I just read that there’s a remake in the works of The Man Who Shot Liberty Valance and it’s going to be updated to 1980s urban America. The source is reliable so the news comes as no small surprise. Having covered the making of this classic pretty thoroughly in Lee Marvin Point Blank, naturally through the prism of Lee Marvin’s participation in it ( at least I think I did), there’s very little to add about that other than my opinion of this upcoming remake.
Then again, there may be a few tidbits left, such as this quote from Rolling Stone magazine in which Marvin talks about the film’s legendary director: “John Ford. Fucking Ford. You’ll never see skillets and steaks like that in anybody else’s picture. He’s like Dickens. It’s all larger than life. That’s what the old guys understood about movies. If its not bigger than life, put it on television.”
Or, Marvin’s opinion of the film’s leading actor, John Wayne: “Now there is a legend. I liked him. But films were his whole life. I tried not to let that happen to me. I’ve never had any desire to die in the saddle.”
That all said, the obvious question becomes why in the Wide World of Sports would Paramount want to remake this classic western? Yeah, the easy answer is always money but if that’s the case why remove the element that made the film so enigmatic and get listed on the National Registry? Film critic Gene Siskel used to expound on how classic films shouldn’t be remade but bad ones should so they can improved. I partially agree with him but who want to make a bad film? There’s no money in it. It is possible that the remake could open the original up to a new audience of younger viewers but successful DVD sales have already done that.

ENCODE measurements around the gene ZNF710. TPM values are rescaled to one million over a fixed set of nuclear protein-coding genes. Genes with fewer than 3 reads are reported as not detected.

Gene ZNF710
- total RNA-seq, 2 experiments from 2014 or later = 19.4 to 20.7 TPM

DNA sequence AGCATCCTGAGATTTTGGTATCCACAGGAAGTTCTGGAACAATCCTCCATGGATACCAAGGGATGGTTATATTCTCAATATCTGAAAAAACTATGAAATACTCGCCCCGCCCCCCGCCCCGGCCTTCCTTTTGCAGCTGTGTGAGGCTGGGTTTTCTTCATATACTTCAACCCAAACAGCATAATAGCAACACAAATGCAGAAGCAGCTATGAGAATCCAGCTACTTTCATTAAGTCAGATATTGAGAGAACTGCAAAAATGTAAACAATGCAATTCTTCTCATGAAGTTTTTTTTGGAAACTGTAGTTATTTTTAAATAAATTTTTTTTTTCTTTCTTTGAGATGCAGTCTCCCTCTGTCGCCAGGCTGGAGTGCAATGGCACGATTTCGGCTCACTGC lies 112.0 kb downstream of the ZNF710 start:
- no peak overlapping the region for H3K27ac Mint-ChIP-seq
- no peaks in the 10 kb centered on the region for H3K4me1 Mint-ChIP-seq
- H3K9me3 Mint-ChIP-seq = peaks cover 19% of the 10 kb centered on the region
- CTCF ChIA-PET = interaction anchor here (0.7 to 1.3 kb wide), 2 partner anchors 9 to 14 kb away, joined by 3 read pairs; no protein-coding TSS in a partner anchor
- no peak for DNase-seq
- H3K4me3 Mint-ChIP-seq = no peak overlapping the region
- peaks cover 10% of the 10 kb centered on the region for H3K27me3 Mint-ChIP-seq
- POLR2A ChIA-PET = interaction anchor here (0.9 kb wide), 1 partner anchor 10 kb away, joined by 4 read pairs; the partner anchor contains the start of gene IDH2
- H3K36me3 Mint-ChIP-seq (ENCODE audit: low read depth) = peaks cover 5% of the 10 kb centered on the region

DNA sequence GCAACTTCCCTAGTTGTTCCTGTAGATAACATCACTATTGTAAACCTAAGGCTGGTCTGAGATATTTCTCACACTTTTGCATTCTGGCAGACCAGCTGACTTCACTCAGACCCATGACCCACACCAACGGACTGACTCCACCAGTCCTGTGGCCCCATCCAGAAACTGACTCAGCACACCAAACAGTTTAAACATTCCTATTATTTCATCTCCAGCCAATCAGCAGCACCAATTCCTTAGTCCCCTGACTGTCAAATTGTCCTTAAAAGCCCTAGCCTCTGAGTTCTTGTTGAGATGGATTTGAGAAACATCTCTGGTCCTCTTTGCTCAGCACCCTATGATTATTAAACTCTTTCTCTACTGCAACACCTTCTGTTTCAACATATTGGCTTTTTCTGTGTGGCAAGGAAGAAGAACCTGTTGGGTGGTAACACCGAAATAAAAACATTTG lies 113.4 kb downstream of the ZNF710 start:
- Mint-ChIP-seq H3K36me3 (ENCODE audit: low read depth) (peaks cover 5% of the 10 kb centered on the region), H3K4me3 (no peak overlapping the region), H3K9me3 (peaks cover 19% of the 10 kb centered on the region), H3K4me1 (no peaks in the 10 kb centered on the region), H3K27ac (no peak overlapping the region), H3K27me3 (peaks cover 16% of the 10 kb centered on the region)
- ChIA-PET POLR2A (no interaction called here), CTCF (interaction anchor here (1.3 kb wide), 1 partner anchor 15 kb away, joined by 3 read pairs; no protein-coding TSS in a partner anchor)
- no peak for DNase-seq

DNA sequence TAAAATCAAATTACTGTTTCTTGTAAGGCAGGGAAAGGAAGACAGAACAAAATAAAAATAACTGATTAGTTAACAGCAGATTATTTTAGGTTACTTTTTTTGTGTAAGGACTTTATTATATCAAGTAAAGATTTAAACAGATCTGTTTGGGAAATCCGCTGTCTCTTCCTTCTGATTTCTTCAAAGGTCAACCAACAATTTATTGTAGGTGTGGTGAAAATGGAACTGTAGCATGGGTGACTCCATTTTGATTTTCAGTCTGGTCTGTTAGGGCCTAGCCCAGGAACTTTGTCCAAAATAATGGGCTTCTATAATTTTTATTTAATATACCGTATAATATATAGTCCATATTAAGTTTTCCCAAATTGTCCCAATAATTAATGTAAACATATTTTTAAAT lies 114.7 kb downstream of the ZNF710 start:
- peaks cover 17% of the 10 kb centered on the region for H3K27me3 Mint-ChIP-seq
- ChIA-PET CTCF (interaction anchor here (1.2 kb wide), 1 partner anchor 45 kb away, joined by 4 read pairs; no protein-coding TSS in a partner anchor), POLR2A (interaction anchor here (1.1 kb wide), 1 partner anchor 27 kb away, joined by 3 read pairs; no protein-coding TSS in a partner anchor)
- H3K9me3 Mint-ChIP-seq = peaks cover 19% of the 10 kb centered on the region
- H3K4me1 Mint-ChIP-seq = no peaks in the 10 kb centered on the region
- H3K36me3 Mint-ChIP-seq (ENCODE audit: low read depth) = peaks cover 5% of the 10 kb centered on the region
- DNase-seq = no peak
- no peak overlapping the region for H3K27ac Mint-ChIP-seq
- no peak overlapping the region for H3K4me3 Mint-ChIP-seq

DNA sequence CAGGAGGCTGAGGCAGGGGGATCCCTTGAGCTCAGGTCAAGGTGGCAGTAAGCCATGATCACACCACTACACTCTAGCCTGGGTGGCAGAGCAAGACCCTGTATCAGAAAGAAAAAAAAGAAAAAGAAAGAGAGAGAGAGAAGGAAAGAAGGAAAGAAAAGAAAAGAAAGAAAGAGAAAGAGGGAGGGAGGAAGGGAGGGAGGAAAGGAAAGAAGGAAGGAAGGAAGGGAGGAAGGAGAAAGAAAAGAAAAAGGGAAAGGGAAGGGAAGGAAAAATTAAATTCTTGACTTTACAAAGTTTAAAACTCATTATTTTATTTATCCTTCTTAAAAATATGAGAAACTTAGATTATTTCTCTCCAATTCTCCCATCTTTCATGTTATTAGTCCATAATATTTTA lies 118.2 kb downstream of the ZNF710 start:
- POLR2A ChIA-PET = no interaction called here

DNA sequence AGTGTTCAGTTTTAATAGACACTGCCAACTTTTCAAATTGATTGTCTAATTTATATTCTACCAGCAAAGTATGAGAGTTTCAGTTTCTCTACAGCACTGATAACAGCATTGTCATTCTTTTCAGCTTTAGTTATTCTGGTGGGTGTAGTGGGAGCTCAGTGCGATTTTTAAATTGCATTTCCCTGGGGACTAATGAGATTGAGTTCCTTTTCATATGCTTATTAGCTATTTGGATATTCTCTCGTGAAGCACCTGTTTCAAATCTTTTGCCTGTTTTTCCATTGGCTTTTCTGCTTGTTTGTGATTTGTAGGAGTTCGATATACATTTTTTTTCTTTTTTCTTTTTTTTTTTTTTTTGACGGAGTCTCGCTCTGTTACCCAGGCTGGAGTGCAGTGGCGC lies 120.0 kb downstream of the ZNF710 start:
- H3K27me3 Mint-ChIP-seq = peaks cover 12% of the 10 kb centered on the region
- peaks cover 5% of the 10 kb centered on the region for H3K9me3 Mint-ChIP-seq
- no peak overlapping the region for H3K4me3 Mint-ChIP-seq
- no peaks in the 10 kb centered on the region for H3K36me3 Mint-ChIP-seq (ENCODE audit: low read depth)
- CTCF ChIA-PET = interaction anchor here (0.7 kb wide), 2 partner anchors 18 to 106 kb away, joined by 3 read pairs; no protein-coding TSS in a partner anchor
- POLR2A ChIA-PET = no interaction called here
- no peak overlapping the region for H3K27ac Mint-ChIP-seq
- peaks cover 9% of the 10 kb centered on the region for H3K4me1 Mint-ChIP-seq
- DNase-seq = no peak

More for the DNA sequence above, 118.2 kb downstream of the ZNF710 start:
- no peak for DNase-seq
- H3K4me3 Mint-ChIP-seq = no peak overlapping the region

So the question still resonates: WHY???? Is contemporary Hollywood so bereft of originality they have to remake EVERYTHING?? Pretty disheartening thought, I know, but here’s an idea. If any Hollywood producer, director, actor, or screenwriter is genuinely interested in a terrific property worthy of screen adapation, contact ME here or my agent, Mike Hamilburg. You’ll be pleasantly surprised to discover what a worthy project Lee Marvin Point Blank would be on the big screen. After all, like the man said, if it’s not larger than life, put it on televsion.